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Cultural Capitals: A Present and a Future

by James Hendicott
19 June 2020
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Greetings from Ireland, where amidst all the strangeness, we are experiencing the hottest spring anyone can remember. Sadly, for the entertainment industry, including our famous music scene, we’re still very much in the darkness of winter.

In particular, 2020 was supposed to be a beacon year for a gorgeous little town on the Atlantic coast, Galway. Galway is historic and vibrant, the kind of place where it’s easy to be absorbed by the nightlife, sucked into a boisterous void that’s addictive and nuanced.

“People call Galway the graveyard of ambition because of the party scene,” local booker Eoghan Mcnamara told us last year. “People come here from America on their first step to Europe, or from Europe on the way to America, and just never leave.”

This year, the city was to be The European Capital of Culture. The annual role of cultural capital of Europe has been running since 1985, and is intended both to highlight and revitalise, to showcase European diversity and develop the architecture around a city’s cultural scene.

The tagline for Galway was “let the magic in,” the accompanying literature heavy on rugged mountain scenes, and revelling in the annual oyster festival, shadowy Samhain (a traditional Irish equivalent to Halloween), summer tented gigs and a vibrant street art scene sat at the city’s heart. Projects ranged from a celebration of ubiquitous local sheep, to the imagining of an offshore island. Of course, this is largely on hold.

Late in April, the chairperson of Galway’s 2020 Board Arthur Lapin had to take the drastic step of laying off many of his staff, a move reflective of the general sense of economic tragedy around the music and entertainment business.

“The COVID-19 pandemic has transformed all our lives,” he said. “we will explore a programme of events, albeit smaller than originally envisaged, to be presented at the end of this year and into next year. This programme will celebrate the cultural vibrancy and brilliance of our city and county, will lift the spirits of our creative community and audiences, and leave a legacy of which we can all be proud.”

This Sunday, an online performance of ‘Ode To Joy’ in aid of frontline workers is a worthy tribute, but might, to many, feel less than joyous. Fortunately, official support remains in place, and Galway might just reap some of the benefits they’ve worked towards at the end of the year.

There is a fight back, of course, with Galway2020 social media full of at-home activities for children, art pulled together from ocean waste, and musicians contributing their version of the European anthem, but it’s not the same.

“The bid represented an opportunity for us to come together as a community, to reflect on the uniqueness of our Galway culture, and for us to collectively re-imagine and work together to create the Galway of the future,” the team said.

This all seems particularly pertinent to Europavox, and our annual festival home of Clermont-Ferrand, as the Auvergne town continues with a project started way back in 2015, a campaign for Clermont to become European Capital of Culture in 2028. Oddly, a trip to Galway was part of the preparation process, one in which the main event had to be called off as the west coast of Ireland was battered with a severe storm. Galway haven’t had the best luck.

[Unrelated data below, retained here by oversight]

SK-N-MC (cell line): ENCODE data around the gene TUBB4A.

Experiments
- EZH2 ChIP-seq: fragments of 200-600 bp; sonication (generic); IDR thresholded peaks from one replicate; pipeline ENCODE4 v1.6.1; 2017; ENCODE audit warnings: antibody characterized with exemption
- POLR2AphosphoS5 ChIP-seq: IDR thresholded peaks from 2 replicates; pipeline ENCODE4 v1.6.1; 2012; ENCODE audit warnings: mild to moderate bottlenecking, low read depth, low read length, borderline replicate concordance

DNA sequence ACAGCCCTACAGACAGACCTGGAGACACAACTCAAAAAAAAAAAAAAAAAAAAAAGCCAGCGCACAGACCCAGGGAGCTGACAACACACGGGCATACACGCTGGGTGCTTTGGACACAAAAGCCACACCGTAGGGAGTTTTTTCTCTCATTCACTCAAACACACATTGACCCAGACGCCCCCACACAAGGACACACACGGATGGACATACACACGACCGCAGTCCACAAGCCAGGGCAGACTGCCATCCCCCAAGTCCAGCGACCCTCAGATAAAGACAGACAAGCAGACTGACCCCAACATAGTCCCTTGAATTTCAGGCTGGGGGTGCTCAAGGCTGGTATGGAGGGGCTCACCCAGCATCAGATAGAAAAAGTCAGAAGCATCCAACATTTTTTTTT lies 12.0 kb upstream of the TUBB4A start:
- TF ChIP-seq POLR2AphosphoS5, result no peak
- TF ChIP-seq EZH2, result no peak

Clermont, of course, are still looking to the future, hoping to highlight aspects of the local culture ranging from volcanoes, the short film festival, our own Europavox music festival, the area’s working-class tradition and high quality of life, and even the hefty affection for local cheese. Today, their efforts seem to represent revitalisation.

“The philosophy here is to build a long term strategy,” Cécile Finot of the Clermont team tells us. “It’s about growing a philosophy of culture, and developing its role in local society. We began very early, with big consultations, to bring in different actors and work with a bottom up process. In 2016, the city began a ‘future’ project defining cultural policy for ten years.”

As a result, events around Clermont’s candidacy began with ‘Effervescences’, a full 11 years before the year that could see the city given the prestigious European role (the vote is still two years away), and it’s intended to go on afterwards, too.

Burning sky over the chaine des Puys - Auvergne, France Autumn 2019 (c) Arnaud Schildknecht

“It’s not just one year with a lot of events,” Finot explains. “It’s about developing the dynamic in the area. For Galway, it’s dramatic when you work on a project for a very long time, and face this strange context.”

“After the crisis, we really want to develop our vision of culture with a rural dimension. There’s something very authentic here, and we’d like to keep our human dimension. Clermont is not a very big city, with only 145,000 inhabitants, but there is a very special quality of life that we want to preserve, and we want to work around that for our application. The crisis confirms our vision, our focus on wellbeing. It’s becoming a big issue now, and we’d like to improve the living environment for people here.”

Of course, this is all just two cases: one in the past, and one in the future; an opportunity teetering on the brink of being destroyed, and another yet to fully flourish. The hope that still flickers in Galway, and roars like a flame in Clermont Ferrand, have a broader symbolism.

Here on Europavox, we will try to do our part by continuing to promote the Irish scene, and the French one, as well as exploring the rest of Europe.

 

Keep your lights shining, we’ll all be back, sooner or later,

 

James Hendicott, our correspondent in Ireland

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